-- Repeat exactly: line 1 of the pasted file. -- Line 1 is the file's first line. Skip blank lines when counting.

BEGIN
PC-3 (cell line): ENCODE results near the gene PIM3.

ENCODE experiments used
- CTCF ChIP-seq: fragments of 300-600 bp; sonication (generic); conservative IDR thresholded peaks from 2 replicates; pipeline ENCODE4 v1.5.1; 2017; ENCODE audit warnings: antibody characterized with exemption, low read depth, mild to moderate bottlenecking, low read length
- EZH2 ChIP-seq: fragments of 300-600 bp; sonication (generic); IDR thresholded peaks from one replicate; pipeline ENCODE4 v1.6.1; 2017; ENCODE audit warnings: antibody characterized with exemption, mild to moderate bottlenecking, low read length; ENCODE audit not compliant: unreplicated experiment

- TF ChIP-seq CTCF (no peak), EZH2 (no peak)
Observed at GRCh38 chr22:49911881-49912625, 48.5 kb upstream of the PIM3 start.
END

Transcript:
PC-3 (cell line): ENCODE results near the gene PIM3.